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The early season was active, mainly in the Gulf, fitting climatology. Since April, action has moved to the central and points east.

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In 2011, the last active tornado season, we had very extreme severe weather in the spring. It quieted in June.

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We currently trail 2008 and 2011 year to date.

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Claims that the increased storms are the result of climate change/global warming are not supported by the data.

2018 was the quietest tornado season with 170 tornados in May compared to 442 to date this year. 2018 had a very warm May. Storms require contrast of warm and cold. We had very strong contrast this spring providing the ideal environment for heavy flooding and frequent strong tornados.

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Major storms that produce heavy rains and outbreaks of severe weather occur with a rich moisture environment and strong jet streams that result from a significant contrast of warm and cold. In 2019, the U.S. faced high moisture levels and, as shown below, a very large temperature differential this spring providing the ideal environment for heavy flooding and frequent and strong tornados.

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Major storms that produce heavy rains and outbreaks of severe weather occur with a rich moisture environment and strong jet streams that result from a significant contrast of warm and cold. In 2019, the U.S. faced high moisture levels and, as shown below, a very large temperature differential this spring providing the ideal environment for heavy flooding and frequent and strong tornados.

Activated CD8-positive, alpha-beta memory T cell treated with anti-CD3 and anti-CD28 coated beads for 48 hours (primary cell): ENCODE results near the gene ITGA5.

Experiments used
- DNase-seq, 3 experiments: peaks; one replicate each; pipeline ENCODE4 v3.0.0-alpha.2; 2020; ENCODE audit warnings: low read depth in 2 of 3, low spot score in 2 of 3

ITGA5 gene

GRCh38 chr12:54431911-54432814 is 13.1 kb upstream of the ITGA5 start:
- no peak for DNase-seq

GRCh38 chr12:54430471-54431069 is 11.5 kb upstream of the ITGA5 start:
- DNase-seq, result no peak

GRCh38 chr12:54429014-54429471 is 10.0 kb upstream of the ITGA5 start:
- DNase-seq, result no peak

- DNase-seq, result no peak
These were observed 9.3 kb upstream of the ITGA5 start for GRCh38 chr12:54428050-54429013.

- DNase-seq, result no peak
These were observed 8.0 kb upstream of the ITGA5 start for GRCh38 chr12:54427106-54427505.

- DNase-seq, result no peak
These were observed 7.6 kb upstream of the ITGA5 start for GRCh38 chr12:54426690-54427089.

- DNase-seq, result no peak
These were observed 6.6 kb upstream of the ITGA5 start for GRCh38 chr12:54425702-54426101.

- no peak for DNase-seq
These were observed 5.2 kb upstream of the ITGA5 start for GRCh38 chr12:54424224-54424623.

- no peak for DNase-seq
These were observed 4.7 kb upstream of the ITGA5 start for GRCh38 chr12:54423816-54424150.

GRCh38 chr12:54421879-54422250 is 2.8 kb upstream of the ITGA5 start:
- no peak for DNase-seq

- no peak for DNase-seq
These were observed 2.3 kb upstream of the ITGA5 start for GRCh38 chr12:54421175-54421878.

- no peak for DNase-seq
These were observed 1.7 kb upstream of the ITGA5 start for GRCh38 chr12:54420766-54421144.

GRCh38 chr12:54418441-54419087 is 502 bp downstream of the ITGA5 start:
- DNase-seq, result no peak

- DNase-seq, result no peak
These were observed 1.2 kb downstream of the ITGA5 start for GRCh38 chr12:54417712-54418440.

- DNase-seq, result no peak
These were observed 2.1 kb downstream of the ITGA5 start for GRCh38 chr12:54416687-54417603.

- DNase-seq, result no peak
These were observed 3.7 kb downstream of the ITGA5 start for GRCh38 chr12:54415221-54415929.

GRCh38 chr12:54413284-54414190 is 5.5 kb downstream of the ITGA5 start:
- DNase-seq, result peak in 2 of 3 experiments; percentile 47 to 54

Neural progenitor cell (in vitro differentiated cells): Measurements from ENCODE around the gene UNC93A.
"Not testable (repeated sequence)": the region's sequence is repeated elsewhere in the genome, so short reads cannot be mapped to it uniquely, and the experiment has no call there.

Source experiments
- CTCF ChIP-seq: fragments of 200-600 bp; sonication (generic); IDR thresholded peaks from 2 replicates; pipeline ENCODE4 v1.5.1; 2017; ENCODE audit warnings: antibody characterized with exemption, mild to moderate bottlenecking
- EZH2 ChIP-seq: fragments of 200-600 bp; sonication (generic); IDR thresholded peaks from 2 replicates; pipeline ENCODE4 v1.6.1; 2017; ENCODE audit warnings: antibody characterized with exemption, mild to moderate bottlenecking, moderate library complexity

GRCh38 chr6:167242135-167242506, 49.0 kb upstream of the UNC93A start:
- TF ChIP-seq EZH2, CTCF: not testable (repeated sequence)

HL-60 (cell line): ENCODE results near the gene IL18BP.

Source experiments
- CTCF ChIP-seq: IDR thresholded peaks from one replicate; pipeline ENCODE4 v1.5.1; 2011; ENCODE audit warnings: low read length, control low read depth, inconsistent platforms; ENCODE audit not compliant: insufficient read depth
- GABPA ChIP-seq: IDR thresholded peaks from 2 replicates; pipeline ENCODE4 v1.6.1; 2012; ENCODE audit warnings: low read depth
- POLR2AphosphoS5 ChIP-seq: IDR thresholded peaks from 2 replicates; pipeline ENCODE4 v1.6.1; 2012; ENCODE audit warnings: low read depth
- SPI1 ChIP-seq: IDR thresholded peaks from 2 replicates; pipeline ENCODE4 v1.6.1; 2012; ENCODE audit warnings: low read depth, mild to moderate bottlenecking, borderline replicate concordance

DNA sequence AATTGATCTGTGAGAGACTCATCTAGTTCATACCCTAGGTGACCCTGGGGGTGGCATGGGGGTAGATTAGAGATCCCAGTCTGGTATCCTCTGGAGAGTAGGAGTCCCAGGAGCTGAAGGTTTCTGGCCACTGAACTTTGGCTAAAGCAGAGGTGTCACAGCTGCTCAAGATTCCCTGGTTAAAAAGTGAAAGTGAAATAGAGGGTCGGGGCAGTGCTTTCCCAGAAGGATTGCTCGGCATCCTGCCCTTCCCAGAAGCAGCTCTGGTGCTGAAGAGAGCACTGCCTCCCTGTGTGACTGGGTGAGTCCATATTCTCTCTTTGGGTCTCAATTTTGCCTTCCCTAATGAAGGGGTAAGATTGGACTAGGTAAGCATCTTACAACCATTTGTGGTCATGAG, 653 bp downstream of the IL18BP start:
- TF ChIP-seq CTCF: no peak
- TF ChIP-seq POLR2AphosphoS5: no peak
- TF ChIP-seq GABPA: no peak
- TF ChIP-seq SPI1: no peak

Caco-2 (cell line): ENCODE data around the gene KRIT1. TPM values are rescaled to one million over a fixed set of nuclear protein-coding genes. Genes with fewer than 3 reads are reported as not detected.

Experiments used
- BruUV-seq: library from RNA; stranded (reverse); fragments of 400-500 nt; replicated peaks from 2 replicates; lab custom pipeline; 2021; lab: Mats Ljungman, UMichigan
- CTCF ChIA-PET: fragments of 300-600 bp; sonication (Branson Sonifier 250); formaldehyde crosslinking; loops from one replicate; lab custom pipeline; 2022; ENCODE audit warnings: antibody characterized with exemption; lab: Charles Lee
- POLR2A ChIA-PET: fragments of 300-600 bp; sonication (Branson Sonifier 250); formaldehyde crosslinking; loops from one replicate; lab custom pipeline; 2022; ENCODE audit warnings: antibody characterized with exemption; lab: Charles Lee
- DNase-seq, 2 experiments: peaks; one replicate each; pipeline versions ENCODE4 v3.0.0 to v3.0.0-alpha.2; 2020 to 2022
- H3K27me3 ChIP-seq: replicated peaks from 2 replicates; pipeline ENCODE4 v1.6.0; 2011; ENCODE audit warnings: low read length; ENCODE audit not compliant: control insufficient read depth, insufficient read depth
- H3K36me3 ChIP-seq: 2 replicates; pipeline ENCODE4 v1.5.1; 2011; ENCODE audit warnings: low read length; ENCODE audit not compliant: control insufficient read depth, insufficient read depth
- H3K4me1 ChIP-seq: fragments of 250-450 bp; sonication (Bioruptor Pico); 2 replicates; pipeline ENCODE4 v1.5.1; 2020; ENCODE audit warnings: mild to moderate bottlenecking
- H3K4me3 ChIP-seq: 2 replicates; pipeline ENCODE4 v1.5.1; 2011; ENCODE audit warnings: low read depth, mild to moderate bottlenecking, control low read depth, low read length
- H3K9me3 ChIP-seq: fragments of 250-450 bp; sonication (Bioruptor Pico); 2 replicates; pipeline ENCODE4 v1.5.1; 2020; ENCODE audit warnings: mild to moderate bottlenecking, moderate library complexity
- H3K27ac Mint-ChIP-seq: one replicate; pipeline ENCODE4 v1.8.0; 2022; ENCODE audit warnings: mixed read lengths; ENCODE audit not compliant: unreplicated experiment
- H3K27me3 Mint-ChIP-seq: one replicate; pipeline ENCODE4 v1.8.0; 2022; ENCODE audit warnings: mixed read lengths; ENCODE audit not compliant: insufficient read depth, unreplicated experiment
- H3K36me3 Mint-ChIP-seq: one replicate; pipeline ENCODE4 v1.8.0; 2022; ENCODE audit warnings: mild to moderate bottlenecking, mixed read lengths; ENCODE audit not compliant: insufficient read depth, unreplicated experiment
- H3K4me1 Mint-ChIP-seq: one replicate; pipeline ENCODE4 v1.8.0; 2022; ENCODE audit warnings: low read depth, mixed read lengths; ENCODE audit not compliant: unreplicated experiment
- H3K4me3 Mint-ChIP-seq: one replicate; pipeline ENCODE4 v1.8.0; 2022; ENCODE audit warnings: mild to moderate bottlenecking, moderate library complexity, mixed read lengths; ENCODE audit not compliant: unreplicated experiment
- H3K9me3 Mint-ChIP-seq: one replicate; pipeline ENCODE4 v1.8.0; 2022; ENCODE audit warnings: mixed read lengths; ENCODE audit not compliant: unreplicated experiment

The most commonly used measure of the Pacific Basin temperatures is the Pacific Decadal Oscillation or PDO. When the eastern Pacific is cold, the PDO is negative.
The chart below depicts in orange columns, the number of strong EF3+ tornadoes per year since 1954. The annual PDO is the blue dashed lines. As shown in the figure, tornados are more frequent and likely to be stronger when the eastern Pacific is cold as it was from the 1950s to mid-1970s, as well as around 1999 and 2008 and 2011. This is because, as occurred this year, a cold eastern Pacific favors cold winters and springs in the west and central U.S. as well as warmer southeastern states.

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The official, final value for the number of EF3+ storms in 2018 has not yet been released, but the number of EF3+ storms reported unofficially was less than half that of 2017, a new low.

Notice how cold eras and years tend to correspond with increased tornadic activity. This year, the PDO has behaved as it did in 1999, 2008 and 2011 when there were spikes in tornadic activity as noted above. Over at least the past century, the PDO has had a multi decadal cycle, and the warm phase is now over 40 years old. Thus, totally unrelated to CO2 emissions, a return of the cold PDO mode resulting in more tornadoes on an annual average basis is certainly now possible.

Posted on 05/31 at 04:54 AM